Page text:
“I wanted to do shows that people would want to be a part of,” she wrote on the organization’s Facebook page. “Sometimes it didn't always work out how I would have liked, but it always took a path that kept Backyard Theatre alive.”
Megyesi-McCave described her house becoming a home to many people to came to build sets and rehearse performances. “I am amazed at how much it meant to people despite the mess, the dogs, and how imperfect I may have thought it was sometimes. It was perfect for us. It was a perfect stage. It was a perfect place for all of us to create and build.”
“Kudos to Amanda and Matt that they sustained it and opened their home,” said Morales, who directed the first production staged in the backyard. “My heart just honors what they did for our community. I don’t even like people coming to visit me. Can you imagine? And it worked, and it was magical.”
Often, neighbors will watch the productions, and hosting performances in the backyard has gone smoothly, with the exception of one performance that caused some concern for a new neighbor, said Megyesi-McCave. They moved the performance to another location.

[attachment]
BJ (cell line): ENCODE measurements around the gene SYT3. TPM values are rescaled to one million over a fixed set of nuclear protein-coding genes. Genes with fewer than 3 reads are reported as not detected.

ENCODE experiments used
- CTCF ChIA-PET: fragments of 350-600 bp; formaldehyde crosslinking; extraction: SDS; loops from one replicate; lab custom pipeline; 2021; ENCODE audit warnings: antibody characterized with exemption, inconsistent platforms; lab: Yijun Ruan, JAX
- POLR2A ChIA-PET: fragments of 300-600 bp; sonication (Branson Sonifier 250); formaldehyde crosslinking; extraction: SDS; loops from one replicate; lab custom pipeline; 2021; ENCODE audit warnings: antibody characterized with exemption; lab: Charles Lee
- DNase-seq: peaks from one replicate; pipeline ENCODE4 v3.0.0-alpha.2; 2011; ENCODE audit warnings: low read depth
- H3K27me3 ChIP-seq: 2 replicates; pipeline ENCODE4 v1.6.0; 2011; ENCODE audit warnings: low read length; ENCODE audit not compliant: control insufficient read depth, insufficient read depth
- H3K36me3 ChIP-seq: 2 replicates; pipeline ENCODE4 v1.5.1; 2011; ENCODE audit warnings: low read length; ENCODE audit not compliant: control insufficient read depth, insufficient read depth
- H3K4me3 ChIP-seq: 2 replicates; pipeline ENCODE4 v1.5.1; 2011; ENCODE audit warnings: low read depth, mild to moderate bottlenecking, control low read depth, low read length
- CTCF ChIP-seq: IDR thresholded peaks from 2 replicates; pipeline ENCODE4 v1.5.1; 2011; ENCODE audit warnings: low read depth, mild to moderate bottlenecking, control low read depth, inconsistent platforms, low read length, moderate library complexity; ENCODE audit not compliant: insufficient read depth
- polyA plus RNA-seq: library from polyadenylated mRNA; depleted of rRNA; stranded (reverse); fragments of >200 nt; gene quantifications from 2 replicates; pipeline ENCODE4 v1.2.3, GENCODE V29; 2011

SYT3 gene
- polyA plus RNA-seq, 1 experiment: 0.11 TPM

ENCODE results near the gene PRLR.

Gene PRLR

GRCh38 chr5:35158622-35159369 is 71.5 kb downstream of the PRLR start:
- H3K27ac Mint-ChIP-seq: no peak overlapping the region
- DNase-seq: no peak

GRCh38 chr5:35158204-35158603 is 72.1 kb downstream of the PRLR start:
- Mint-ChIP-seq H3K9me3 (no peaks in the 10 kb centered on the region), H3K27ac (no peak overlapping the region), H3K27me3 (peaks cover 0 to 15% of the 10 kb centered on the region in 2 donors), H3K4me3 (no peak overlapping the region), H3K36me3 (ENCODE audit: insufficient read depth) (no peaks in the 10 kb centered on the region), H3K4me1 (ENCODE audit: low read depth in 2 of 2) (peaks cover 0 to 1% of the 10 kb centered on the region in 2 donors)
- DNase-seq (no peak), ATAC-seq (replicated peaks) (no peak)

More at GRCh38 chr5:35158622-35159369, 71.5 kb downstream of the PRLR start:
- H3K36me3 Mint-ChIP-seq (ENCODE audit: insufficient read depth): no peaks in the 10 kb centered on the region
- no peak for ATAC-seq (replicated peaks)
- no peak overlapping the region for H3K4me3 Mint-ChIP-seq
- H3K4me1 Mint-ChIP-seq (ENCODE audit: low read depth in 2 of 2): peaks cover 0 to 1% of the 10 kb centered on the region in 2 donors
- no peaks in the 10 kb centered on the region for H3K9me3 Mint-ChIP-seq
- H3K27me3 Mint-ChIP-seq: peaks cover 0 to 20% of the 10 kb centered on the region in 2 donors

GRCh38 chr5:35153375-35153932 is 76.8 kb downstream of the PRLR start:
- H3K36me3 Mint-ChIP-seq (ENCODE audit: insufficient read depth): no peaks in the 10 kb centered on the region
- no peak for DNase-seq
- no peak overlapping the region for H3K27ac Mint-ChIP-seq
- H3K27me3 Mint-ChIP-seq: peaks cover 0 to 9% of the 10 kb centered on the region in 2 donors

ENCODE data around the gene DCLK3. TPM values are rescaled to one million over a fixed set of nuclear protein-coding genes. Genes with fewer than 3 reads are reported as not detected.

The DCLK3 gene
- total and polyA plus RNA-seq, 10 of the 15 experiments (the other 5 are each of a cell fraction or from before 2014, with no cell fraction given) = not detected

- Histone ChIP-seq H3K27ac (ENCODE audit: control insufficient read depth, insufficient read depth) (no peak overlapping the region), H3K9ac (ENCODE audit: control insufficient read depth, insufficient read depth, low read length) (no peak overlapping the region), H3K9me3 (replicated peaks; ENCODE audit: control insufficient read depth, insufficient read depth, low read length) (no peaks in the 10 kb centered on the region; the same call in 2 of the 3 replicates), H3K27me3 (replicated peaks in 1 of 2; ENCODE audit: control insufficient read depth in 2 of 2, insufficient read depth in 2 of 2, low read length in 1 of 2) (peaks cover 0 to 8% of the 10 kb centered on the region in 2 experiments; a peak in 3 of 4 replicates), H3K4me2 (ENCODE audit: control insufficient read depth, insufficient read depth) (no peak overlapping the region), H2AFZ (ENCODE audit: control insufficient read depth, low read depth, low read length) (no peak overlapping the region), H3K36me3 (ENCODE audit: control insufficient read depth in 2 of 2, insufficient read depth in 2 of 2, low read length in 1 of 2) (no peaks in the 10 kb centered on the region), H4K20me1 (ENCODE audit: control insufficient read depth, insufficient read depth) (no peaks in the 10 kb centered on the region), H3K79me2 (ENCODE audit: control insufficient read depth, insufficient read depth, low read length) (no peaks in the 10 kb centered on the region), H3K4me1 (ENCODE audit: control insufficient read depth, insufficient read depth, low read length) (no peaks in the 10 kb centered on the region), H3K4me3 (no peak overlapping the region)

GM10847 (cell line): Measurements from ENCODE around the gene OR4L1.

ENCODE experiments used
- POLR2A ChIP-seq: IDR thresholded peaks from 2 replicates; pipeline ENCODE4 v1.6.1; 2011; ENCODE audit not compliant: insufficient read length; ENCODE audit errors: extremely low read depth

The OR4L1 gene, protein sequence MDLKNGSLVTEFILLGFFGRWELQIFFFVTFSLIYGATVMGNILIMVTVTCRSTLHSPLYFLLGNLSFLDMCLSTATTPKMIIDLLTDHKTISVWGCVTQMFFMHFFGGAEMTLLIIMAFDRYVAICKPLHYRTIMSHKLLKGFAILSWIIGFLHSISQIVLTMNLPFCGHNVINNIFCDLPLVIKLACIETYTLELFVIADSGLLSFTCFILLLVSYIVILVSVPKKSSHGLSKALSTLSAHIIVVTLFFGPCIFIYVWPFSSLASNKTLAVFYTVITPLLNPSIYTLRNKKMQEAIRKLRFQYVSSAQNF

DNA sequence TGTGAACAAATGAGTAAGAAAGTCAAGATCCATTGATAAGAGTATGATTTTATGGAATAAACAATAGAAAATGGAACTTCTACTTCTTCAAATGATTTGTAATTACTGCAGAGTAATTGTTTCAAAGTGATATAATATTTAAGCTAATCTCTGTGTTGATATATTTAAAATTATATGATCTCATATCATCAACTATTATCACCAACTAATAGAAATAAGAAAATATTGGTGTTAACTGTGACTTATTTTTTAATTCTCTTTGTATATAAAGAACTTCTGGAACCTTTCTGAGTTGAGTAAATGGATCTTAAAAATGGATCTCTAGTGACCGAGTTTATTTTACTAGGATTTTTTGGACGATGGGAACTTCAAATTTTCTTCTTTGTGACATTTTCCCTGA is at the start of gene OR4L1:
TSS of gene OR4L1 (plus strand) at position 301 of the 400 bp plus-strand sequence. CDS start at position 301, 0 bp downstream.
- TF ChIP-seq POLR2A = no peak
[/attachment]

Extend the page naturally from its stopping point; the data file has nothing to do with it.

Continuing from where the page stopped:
Over the years, the organization has hosted plays elsewhere, including Limber Tree Yoga downtown, the Moss Mansion, Rock Creek Coffee Roasters, 2905 Montana Avenue, the basement of a churches and a few friend’s backyards, too. Megyesi-McCave said she can’t even recall the number of plays they performed across the years, but it began small, with just a few productions a year. Yet, she’s also had a hand in staging a play a month one year.
The company formed shortly after Venture Theater’s struggles due to financial mismanagement at the end of 2012. For the theater community, Venture had long been a gathering place and performance outlet, especially youth. Morales, who was active in the theater community, saw Backyard Theater Company as a response to the disruptions of that community space.